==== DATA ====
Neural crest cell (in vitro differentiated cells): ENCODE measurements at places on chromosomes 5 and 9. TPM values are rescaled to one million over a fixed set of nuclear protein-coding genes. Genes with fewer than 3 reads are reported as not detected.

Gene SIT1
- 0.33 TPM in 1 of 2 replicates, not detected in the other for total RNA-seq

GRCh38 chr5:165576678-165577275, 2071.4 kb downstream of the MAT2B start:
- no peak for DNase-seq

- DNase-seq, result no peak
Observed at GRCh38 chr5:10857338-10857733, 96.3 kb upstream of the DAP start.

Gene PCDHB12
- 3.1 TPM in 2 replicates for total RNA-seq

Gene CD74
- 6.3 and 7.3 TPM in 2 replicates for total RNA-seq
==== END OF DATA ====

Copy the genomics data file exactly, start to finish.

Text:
Neural crest cell (in vitro differentiated cells): ENCODE measurements at places on chromosomes 5 and 9. TPM values are rescaled to one million over a fixed set of nuclear protein-coding genes. Genes with fewer than 3 reads are reported as not detected.

Gene SIT1
- 0.33 TPM in 1 of 2 replicates, not detected in the other for total RNA-seq

GRCh38 chr5:165576678-165577275, 2071.4 kb downstream of the MAT2B start:
- no peak for DNase-seq

- DNase-seq, result no peak
Observed at GRCh38 chr5:10857338-10857733, 96.3 kb upstream of the DAP start.

Gene PCDHB12
- 3.1 TPM in 2 replicates for total RNA-seq

Gene CD74
- 6.3 and 7.3 TPM in 2 replicates for total RNA-seq